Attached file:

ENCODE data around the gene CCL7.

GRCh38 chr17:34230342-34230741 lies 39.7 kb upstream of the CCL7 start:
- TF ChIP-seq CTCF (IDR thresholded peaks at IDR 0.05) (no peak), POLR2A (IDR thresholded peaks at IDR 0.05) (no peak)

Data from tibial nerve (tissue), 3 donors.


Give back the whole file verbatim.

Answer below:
ENCODE data around the gene CCL7.

GRCh38 chr17:34230342-34230741 lies 39.7 kb upstream of the CCL7 start:
- TF ChIP-seq CTCF (IDR thresholded peaks at IDR 0.05) (no peak), POLR2A (IDR thresholded peaks at IDR 0.05) (no peak)

Data from tibial nerve (tissue), 3 donors.